I suggested that the guardians practice this technique with both dogs separately multiple times a day for the next week or two. It should only take a couple of days before the dogs stop barking when the doorbell rings. Continuing to practice the exercise a few days after that transition will help solidify this new behavior. Once this is the case, the dogs will no longer get over excited when they hear the doorbell. This will make it much easier for their guardians to claim the area around the door before opening it.

When we repeated the exercise, I made a few changes to make it easier for everyone involved. I moved a hallway carpet to outline the border and gave the guardian a tennis racket to extend the reach of his arm. This allowed him to more effectively block the dog from going between his feet or around him.

Putting a stop to dog barking is one of the primary issues that the dog’s guardians wanted me to assist them with. So you may find it strange that we did not disagree with the dog’s barking while we practiced the door answering ritual.

When you are working on several issues at once, I have found it important to pick and choose your battles. The barking is a symptom of the dog’s being over excited and communicating that they disagree with the arrival of the new person.

Once the dogs are counterconditioned to no longer respond to the doorbell, this excitement will no longer be a factor and the barking should subside quite a bit. Any residual barking that continues past that point should be something that they can easily disagreed with.

We finished up the session by taking the dogs out for a short walk. One of the big triggers for these dogs was to bark at people and dogs that they encountered while on these walks. This is likely result of not having the proper respect for their guardians as well as a lack of structure on the walk itself.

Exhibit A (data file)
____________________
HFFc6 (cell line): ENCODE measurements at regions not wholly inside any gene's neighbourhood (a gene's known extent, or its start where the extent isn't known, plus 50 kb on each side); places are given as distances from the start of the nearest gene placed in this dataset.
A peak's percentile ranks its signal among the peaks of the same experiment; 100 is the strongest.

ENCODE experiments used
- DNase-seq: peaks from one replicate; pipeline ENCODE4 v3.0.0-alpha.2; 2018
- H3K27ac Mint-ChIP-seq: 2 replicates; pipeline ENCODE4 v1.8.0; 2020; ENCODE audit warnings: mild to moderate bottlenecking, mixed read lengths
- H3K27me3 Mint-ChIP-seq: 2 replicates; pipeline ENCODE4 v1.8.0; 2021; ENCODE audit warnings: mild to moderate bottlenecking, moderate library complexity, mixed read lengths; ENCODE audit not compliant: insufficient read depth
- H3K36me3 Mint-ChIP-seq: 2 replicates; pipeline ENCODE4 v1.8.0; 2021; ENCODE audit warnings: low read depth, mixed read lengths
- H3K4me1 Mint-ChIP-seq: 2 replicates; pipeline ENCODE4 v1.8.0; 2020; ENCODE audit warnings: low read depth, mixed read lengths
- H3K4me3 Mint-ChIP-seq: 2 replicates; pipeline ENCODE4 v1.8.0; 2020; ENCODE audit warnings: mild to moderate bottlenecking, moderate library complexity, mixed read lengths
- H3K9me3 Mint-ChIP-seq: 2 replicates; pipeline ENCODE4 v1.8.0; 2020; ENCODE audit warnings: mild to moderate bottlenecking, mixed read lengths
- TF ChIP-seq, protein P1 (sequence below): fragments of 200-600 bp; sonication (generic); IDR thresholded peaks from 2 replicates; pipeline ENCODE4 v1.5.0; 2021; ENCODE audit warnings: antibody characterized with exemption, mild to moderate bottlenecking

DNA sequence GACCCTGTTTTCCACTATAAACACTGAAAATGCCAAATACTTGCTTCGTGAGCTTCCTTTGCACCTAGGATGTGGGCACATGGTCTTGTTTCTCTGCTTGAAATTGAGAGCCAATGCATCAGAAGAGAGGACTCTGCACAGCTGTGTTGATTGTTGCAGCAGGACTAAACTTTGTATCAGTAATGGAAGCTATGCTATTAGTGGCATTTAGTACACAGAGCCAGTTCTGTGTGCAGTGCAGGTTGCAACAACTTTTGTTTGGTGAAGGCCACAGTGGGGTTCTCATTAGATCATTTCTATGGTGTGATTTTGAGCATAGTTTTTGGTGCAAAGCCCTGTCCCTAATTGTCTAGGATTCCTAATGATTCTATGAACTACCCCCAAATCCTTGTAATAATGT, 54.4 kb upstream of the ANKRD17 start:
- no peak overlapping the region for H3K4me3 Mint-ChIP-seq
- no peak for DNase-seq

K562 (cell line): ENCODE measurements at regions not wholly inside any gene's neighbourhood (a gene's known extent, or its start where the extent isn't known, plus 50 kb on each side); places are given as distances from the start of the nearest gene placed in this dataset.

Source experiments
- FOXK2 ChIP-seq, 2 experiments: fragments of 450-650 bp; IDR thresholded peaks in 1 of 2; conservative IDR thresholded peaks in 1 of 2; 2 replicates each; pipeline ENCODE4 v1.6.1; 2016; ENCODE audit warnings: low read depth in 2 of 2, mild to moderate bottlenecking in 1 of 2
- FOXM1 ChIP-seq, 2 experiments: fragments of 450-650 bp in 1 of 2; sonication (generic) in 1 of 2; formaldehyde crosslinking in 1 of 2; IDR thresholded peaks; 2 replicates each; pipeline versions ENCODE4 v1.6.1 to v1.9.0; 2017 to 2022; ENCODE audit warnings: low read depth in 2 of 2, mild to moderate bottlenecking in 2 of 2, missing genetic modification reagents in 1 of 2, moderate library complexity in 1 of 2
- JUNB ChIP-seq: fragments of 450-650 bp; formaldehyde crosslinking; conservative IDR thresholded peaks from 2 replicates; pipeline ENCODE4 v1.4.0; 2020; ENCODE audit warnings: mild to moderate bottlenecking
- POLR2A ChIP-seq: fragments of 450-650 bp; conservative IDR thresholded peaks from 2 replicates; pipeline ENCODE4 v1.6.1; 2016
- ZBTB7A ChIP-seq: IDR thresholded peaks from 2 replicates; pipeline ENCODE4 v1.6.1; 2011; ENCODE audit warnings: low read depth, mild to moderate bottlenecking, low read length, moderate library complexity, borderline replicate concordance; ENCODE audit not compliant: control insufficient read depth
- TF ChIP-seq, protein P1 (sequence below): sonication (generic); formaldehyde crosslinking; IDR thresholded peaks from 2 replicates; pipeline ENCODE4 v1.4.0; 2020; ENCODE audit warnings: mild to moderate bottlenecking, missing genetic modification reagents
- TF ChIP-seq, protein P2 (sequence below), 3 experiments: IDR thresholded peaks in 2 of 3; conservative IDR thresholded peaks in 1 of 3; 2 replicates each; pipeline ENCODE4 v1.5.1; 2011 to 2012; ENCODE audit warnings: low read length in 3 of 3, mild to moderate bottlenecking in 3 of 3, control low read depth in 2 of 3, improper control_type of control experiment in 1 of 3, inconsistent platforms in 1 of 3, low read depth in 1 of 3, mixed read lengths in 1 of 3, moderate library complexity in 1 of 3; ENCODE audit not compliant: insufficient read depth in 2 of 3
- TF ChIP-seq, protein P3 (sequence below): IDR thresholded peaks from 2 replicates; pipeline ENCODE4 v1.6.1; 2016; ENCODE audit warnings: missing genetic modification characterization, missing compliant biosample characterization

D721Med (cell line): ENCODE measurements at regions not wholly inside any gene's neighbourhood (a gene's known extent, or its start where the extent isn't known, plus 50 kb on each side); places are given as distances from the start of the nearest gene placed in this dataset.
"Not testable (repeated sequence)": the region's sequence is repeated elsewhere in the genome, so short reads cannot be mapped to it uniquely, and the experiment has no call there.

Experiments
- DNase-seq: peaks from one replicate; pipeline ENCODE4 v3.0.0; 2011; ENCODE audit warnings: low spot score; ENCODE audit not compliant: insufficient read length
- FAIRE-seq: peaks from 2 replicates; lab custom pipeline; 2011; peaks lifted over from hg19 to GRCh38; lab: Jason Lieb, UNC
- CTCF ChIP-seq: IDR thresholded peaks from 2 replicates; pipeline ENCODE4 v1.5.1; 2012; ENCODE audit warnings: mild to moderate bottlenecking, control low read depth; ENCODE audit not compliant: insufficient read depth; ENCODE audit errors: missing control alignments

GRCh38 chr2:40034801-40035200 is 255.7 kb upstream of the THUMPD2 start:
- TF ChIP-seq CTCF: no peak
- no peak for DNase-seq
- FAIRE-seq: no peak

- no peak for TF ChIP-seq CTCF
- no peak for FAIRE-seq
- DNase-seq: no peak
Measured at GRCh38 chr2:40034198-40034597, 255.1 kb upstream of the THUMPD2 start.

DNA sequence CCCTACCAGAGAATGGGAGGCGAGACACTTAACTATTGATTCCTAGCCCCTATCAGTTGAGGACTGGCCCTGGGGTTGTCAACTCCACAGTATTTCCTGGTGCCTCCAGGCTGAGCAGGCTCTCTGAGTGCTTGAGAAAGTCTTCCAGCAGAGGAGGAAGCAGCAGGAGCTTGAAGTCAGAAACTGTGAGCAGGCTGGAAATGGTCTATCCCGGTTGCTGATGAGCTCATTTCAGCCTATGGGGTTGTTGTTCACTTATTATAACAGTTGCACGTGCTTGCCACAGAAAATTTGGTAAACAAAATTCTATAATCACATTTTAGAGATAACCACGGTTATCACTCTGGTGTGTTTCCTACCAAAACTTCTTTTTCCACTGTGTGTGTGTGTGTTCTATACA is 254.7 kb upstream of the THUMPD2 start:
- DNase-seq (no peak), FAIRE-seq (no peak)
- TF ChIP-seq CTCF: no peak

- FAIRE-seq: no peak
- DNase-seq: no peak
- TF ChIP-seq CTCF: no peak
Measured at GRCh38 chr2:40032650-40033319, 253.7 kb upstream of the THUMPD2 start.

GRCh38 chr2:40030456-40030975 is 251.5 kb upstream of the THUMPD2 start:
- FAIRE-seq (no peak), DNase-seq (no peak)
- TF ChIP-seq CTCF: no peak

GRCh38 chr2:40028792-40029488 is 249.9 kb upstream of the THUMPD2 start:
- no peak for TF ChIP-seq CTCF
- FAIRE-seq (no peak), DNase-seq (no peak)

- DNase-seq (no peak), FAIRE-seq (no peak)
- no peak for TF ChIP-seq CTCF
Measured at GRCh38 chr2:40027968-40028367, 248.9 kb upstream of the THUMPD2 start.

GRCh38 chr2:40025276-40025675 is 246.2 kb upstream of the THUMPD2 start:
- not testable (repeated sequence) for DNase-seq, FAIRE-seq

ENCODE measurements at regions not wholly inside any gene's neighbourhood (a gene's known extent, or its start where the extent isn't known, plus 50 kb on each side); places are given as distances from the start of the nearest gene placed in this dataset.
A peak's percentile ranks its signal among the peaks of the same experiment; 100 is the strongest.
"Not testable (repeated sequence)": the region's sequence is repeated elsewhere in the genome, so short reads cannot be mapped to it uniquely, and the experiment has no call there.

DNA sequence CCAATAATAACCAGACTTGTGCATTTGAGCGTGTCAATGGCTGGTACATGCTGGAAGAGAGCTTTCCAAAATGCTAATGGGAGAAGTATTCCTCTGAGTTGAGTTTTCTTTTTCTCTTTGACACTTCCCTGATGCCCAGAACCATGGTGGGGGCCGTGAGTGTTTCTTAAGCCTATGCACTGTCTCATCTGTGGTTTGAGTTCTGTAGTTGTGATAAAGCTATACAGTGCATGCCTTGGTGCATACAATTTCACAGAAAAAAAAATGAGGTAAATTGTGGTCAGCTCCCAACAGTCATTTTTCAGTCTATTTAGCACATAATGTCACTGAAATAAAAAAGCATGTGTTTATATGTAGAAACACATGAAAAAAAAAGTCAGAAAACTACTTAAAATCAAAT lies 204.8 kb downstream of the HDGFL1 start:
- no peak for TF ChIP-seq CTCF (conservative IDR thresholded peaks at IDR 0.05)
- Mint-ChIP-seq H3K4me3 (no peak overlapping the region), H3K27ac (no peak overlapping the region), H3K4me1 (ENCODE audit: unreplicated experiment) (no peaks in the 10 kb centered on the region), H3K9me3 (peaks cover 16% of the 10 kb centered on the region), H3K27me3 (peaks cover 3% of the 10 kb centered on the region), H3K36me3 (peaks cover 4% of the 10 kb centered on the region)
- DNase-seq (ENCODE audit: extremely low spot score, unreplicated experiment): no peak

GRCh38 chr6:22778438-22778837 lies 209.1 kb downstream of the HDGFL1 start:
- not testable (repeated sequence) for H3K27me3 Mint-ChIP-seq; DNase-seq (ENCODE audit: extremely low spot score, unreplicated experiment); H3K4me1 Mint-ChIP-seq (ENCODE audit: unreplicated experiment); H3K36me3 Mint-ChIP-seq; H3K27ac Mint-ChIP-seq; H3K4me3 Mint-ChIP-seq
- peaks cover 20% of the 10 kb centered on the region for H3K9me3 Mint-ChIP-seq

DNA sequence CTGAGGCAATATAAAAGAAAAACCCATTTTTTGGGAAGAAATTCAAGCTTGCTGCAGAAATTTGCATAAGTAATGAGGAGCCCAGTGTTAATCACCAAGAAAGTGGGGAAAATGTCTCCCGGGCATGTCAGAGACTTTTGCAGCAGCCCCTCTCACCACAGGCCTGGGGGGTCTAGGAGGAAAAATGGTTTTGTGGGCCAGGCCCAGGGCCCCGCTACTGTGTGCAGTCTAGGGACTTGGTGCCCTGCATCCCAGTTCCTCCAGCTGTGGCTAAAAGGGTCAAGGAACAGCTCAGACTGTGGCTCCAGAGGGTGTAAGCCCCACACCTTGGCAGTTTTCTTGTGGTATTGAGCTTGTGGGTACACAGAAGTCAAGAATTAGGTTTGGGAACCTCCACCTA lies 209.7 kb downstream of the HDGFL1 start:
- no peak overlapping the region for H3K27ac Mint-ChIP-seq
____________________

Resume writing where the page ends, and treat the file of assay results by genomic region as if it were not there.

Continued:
I showed the guardians how they get the dogs to walk in the heel position, how to correct with the leash and how to reward them for engaging in the proper placement, or behavior.

Insecure dogs are often much more reactive and when you place them in front of the guardians on walks. By keeping the dogs in the heel position, waiting for them to achieve a calm and balanced state before leaving and correcting them with good timing before they get into trouble, the guardians can use this leash training to help their dogs develop a new walking behavior.

By the end of the session, both dogs had adopted new more relaxed and balanced behaviors. Eddie had regained some confidence and seem to be carrying himself with more self-esteem as a result. Emma was certainly much more subdued which had a positive impact on her nuisance barking. As she adjusts to the new leadership role taken on by her guardians, she will become more confident and find a new way behaving that is somewhere between dominant and submissive.

As the dogs see their humans assume more leadership roles, their inclination to become territorial and the over barking should subside considerably. Once the dogs see that humans have the situation under control and respect them as authority figures, it will be inappropriate to continue to bark or challenge them when they were corrected. With enough timely corrections and practice, the dogs will stop these behaviors completely.

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This post was written by: David Codr